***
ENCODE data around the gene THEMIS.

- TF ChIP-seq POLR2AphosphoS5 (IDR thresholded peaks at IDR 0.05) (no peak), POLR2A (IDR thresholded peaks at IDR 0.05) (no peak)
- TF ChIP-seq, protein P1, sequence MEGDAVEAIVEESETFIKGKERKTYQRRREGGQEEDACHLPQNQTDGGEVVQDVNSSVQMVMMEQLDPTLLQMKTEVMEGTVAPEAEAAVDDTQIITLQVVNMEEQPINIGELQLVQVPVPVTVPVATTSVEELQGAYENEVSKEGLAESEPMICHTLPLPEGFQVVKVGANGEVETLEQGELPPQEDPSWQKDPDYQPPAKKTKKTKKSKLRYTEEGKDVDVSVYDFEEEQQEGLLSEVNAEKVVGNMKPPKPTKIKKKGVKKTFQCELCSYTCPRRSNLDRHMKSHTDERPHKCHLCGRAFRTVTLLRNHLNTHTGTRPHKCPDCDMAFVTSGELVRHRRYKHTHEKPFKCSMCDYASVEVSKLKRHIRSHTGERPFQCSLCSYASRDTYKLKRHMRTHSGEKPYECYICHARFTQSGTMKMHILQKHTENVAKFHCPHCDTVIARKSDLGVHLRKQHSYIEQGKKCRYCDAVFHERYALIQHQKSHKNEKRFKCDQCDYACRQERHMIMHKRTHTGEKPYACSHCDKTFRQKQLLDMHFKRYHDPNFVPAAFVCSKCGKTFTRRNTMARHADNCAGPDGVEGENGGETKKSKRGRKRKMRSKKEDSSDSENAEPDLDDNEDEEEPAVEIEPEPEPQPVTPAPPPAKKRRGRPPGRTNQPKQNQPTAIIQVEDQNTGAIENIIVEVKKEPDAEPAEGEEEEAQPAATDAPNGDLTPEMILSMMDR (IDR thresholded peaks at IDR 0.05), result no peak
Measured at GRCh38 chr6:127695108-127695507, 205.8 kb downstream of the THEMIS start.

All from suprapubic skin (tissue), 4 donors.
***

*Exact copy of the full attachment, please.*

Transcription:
ENCODE data around the gene THEMIS.

- TF ChIP-seq POLR2AphosphoS5 (IDR thresholded peaks at IDR 0.05) (no peak), POLR2A (IDR thresholded peaks at IDR 0.05) (no peak)
- TF ChIP-seq, protein P1, sequence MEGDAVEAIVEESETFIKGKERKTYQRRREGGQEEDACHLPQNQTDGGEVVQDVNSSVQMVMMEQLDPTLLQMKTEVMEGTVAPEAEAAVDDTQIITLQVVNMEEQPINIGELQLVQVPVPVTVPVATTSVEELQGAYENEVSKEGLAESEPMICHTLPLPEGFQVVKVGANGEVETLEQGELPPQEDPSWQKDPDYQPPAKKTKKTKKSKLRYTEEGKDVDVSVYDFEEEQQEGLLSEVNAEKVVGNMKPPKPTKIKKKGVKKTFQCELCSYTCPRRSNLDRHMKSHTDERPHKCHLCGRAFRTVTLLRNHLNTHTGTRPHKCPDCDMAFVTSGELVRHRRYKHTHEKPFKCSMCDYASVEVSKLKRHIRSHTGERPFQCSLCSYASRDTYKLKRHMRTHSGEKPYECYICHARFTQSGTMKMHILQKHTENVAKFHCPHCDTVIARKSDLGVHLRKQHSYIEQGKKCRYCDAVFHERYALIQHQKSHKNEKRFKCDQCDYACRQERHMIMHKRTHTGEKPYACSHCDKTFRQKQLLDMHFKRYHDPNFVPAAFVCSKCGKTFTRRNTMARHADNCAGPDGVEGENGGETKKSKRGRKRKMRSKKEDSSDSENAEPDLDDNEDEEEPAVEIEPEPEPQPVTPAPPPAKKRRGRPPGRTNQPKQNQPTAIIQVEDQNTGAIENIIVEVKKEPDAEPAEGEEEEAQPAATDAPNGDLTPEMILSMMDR (IDR thresholded peaks at IDR 0.05), result no peak
Measured at GRCh38 chr6:127695108-127695507, 205.8 kb downstream of the THEMIS start.

All from suprapubic skin (tissue), 4 donors.